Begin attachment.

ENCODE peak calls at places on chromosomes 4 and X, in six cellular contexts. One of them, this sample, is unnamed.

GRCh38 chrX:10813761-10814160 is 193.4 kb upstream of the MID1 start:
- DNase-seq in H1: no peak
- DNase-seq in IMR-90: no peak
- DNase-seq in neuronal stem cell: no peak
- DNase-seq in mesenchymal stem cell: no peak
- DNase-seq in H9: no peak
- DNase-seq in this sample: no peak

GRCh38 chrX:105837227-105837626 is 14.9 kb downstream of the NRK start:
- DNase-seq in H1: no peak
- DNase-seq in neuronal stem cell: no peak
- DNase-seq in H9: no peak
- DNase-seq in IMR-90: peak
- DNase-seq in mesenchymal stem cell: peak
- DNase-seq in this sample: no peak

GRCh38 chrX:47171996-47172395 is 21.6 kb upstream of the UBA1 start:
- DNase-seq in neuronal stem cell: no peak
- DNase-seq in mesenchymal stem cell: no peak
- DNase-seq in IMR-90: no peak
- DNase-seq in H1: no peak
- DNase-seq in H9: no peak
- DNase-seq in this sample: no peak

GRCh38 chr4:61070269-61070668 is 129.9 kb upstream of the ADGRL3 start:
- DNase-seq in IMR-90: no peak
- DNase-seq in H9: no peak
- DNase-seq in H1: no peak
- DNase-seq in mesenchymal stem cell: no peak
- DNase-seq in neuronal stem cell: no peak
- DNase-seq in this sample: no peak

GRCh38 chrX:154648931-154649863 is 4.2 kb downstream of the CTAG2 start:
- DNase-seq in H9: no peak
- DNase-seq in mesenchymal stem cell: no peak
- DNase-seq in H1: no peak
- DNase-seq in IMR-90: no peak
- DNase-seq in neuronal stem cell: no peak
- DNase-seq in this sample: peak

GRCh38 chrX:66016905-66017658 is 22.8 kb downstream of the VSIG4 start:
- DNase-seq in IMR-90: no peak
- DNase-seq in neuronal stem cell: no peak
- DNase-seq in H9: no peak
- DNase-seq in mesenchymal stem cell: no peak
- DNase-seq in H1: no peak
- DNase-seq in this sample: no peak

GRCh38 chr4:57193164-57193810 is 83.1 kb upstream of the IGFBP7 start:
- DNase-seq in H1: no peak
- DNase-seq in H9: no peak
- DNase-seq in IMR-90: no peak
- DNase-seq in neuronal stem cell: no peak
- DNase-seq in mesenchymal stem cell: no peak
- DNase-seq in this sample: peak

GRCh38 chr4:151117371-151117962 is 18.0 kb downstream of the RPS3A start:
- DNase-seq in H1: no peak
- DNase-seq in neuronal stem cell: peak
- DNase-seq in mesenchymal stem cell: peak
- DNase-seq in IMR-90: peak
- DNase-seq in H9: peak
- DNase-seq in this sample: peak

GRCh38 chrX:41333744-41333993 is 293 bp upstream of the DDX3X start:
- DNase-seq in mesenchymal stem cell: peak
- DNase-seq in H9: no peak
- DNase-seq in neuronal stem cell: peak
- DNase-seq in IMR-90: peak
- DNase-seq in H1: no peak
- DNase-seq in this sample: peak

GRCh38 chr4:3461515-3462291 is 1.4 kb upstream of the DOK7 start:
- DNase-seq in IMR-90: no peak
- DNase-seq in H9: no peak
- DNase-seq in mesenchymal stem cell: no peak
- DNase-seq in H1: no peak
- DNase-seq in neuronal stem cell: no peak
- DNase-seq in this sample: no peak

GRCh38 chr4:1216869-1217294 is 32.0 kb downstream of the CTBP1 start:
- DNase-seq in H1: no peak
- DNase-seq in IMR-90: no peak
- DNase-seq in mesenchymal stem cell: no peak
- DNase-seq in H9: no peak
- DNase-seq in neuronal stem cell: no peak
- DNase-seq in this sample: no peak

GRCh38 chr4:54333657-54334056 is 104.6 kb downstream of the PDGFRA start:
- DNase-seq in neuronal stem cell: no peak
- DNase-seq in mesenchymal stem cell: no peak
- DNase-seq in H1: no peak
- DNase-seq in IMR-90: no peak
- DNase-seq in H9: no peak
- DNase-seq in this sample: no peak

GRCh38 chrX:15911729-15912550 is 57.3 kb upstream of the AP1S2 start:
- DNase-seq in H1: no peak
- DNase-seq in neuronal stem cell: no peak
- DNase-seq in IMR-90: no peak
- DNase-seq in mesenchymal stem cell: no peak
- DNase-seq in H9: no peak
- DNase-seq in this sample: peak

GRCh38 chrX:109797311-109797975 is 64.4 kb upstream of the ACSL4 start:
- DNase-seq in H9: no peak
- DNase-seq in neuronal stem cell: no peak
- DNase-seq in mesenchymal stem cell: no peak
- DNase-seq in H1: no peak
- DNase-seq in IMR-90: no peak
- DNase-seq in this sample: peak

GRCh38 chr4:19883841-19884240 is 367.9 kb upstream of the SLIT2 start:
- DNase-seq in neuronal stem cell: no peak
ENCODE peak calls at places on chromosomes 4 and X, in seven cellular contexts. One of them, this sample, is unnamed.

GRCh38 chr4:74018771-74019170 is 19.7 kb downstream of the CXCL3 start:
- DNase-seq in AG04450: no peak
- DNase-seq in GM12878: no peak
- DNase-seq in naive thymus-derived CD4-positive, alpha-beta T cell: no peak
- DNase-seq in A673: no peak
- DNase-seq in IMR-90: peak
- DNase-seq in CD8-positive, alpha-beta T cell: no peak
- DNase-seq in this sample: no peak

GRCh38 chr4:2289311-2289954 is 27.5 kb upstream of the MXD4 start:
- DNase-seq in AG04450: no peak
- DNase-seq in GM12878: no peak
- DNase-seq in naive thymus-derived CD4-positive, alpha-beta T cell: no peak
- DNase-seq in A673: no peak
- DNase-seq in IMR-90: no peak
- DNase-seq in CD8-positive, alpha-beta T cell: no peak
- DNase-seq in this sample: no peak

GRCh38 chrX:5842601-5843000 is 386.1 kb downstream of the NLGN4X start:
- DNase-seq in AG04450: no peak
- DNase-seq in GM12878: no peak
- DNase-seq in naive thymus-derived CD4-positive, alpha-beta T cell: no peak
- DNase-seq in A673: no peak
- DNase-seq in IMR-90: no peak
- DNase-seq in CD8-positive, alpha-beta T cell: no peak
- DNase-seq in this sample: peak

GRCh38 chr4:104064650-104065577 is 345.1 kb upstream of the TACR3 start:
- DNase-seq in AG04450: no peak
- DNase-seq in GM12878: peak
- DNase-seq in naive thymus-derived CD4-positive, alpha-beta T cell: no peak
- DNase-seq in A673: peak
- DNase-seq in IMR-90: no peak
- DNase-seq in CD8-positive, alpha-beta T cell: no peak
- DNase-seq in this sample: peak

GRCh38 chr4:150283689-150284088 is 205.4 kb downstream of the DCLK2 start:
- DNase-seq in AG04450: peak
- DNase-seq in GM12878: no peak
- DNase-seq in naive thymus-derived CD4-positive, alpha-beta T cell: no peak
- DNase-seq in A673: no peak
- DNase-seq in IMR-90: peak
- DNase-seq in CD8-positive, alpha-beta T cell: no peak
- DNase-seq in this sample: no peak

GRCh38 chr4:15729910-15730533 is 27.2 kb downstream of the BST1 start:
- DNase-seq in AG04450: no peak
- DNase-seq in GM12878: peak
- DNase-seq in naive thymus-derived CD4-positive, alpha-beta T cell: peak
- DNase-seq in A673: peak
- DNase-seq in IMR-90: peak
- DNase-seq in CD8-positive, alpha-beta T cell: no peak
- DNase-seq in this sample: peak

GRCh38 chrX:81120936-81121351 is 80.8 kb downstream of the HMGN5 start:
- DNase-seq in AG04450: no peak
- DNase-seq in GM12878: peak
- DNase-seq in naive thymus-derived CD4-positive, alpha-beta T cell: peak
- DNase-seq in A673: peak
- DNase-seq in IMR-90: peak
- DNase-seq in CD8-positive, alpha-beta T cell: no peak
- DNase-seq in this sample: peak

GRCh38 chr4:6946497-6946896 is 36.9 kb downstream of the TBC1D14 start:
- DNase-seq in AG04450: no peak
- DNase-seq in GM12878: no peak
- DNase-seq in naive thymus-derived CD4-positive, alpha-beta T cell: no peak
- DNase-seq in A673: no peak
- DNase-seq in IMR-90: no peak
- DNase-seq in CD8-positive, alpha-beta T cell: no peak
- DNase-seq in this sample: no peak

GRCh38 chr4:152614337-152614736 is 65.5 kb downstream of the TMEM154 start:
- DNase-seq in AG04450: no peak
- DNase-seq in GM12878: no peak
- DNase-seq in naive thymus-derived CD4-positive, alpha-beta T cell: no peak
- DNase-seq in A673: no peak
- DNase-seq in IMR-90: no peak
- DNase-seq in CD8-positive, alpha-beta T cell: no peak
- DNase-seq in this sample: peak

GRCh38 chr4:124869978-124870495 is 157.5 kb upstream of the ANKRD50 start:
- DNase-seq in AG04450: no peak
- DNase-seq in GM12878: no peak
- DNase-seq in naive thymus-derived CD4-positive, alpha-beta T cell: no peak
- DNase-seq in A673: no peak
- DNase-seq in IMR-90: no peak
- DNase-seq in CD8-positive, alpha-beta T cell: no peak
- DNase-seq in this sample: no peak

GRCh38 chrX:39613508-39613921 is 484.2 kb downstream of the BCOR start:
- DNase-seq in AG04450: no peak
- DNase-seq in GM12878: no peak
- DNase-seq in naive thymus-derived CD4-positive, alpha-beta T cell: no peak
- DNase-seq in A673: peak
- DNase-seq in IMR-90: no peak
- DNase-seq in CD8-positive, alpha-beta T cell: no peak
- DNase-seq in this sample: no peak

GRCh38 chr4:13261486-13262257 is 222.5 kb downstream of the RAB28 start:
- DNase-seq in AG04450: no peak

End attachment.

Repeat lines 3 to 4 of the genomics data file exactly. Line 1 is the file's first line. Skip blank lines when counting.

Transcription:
- DNase-seq in H1: no peak
- DNase-seq in IMR-90: no peak